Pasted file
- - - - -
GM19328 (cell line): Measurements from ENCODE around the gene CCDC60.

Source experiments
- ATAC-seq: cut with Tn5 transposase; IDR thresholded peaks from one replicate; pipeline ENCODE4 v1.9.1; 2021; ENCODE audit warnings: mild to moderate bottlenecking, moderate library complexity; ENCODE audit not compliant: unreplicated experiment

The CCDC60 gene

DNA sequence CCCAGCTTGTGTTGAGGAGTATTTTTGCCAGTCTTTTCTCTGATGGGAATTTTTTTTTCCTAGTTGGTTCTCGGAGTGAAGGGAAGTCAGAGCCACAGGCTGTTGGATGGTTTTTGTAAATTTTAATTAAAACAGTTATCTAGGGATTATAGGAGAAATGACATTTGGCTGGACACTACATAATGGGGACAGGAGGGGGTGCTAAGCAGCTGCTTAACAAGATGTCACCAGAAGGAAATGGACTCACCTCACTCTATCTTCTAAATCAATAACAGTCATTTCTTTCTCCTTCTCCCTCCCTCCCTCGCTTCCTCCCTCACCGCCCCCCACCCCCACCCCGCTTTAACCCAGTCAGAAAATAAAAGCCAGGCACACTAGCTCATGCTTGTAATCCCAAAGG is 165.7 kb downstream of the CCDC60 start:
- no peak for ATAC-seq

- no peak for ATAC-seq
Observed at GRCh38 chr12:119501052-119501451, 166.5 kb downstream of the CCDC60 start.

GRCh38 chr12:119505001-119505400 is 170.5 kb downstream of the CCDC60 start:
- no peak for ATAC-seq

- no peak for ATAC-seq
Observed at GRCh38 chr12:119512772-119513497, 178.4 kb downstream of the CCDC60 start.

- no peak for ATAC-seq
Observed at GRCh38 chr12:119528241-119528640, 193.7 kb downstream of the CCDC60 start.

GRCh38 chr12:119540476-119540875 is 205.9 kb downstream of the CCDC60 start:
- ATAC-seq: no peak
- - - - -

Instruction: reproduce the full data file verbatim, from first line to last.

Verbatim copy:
GM19328 (cell line): Measurements from ENCODE around the gene CCDC60.

Source experiments
- ATAC-seq: cut with Tn5 transposase; IDR thresholded peaks from one replicate; pipeline ENCODE4 v1.9.1; 2021; ENCODE audit warnings: mild to moderate bottlenecking, moderate library complexity; ENCODE audit not compliant: unreplicated experiment

The CCDC60 gene

DNA sequence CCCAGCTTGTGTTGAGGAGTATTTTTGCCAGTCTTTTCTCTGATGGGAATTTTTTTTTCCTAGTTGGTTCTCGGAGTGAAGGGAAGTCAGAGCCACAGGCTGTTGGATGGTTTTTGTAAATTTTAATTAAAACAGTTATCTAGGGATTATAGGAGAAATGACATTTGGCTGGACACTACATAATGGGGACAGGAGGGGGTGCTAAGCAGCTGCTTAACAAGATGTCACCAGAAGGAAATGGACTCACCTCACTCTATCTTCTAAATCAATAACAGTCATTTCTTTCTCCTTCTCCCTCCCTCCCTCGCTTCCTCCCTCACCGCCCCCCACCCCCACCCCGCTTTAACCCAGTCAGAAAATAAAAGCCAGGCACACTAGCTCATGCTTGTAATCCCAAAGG is 165.7 kb downstream of the CCDC60 start:
- no peak for ATAC-seq

- no peak for ATAC-seq
Observed at GRCh38 chr12:119501052-119501451, 166.5 kb downstream of the CCDC60 start.

GRCh38 chr12:119505001-119505400 is 170.5 kb downstream of the CCDC60 start:
- no peak for ATAC-seq

- no peak for ATAC-seq
Observed at GRCh38 chr12:119512772-119513497, 178.4 kb downstream of the CCDC60 start.

- no peak for ATAC-seq
Observed at GRCh38 chr12:119528241-119528640, 193.7 kb downstream of the CCDC60 start.

GRCh38 chr12:119540476-119540875 is 205.9 kb downstream of the CCDC60 start:
- ATAC-seq: no peak